Victory in the European Theater

Victory in the European Theater

Despite the fact that a Japanese attack in the Pacific was the tripwire for America’s entrance into the war, Roosevelt had been concerned about Great Britain since the beginning of the Battle of Britain. Roosevelt viewed Germany as the greater threat to freedom. Hence, he leaned towards a “Europe First” strategy, even before the United States became an active belligerent. That meant that the United States would concentrate the majority of its resources and energies in achieving a victory over Germany first and then focus on defeating Japan. Within Europe, Churchill and Roosevelt were committed to saving Britain and acted with this goal in mind, often ignoring the needs of the Soviet Union. As Roosevelt imagined an “empire-free” postwar world, in keeping with the goals of the Atlantic Charter, he could also envision the United States becoming the preeminent world power economically, politically, and militarily. (2)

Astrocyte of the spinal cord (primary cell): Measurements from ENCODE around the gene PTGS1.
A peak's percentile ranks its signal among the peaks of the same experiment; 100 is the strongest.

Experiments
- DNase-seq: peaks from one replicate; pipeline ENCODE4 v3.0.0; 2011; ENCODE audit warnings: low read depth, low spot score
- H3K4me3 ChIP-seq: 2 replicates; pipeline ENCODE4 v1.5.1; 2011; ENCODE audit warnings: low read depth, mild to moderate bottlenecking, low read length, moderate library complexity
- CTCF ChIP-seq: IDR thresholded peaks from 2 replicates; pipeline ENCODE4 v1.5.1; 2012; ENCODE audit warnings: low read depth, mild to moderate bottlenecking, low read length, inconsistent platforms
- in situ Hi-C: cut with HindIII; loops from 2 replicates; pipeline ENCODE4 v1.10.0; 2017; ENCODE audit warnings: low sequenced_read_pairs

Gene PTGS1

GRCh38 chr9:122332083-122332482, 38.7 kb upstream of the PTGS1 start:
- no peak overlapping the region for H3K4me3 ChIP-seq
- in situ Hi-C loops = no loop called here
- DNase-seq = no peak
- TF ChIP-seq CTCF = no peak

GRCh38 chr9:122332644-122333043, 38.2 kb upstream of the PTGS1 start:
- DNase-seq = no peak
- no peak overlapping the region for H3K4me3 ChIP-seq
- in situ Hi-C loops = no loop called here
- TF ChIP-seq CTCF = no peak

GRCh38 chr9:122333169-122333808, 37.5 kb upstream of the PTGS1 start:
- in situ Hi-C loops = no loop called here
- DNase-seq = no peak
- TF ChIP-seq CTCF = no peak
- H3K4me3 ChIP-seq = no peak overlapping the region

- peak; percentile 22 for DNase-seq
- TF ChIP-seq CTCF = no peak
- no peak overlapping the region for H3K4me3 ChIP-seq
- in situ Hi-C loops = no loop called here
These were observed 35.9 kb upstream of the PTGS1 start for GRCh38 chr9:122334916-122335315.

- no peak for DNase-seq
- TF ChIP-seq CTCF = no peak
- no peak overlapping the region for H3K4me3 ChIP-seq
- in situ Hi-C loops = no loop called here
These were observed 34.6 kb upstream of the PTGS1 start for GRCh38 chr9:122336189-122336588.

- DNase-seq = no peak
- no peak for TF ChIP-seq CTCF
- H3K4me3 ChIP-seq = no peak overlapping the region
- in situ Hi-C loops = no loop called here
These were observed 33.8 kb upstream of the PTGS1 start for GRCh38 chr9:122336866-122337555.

Map highlighting major events of the second world war and their locations in Europe. Image text is as follows: a) World War II in Europe: World War II began in Europe on 1 September 1939 with Germany invading Poland. U.S. involvement started on 11 Dec. 1941, only four days after Japan's attack on Pearl Harbor, when Germany and Italy unexpectedly declared war on the U.S. British Prime Minister Churchill met with President Roosevelt I Washington, D.C. 22 Dec. 1941 - Jan 1942, and decided to defeat Germany first. b) North Africa The Americans wanted to invade continental Europe in 1943, but the idea was deemed premature and was cancelled in favor of an Allied invasion of French North Africa. Operation TORCH consisted of three task forces which landed on 8 November 1942. Moving east, these forces linked up with General Montgomery's Eighth Army in April 1943, becoming 18th Army Group under the overall command of General Alexander. By 12 May 1943 this unit had forced the surrender of all Axis forces in North Africa. c) Normandy Landing: Roosevelt and Churchill decided at the Trident Conference (May 1943) to conduct a major cross-Channel invasion of Europe in June 1944. General Eisenhower's flank, the U.S. Seventh Army landed in southern France (Operation DRAGOON) on 15 August 1944. d)Italian Landings: Operation HUSKY, the invasion of Sicily, began on 9 July q1943, and after that island was cleared, the mainland of Italy was assaulted on 3 September 1943. Allied forces continued to slog their way up the Italian peninsula until 2 May 1945. Amphibious operations at Salerno and at Anzio were attempts to outflank the German in Italy. e) The Breakout: The breakout from the Normandy beach head took place in July 1944, and the offensive continued using General Eisenhower's broad front strategy. Attempts to broach the German Siegfried Line blunted the Allied offensive. The Germans then launched an offensive - the ensuing fight being the Battle of the Bulge -through the thinly held Ardennes Forest in December 1944. The Allies halted the German offensive in January 1945 and continued the attack crossing the Rhine River in March 1945 and encircling the Ruhr area in April 1945. This resulted, along with the Soviet pressure from the east, in the German collapse and surrender on 8 May 1945.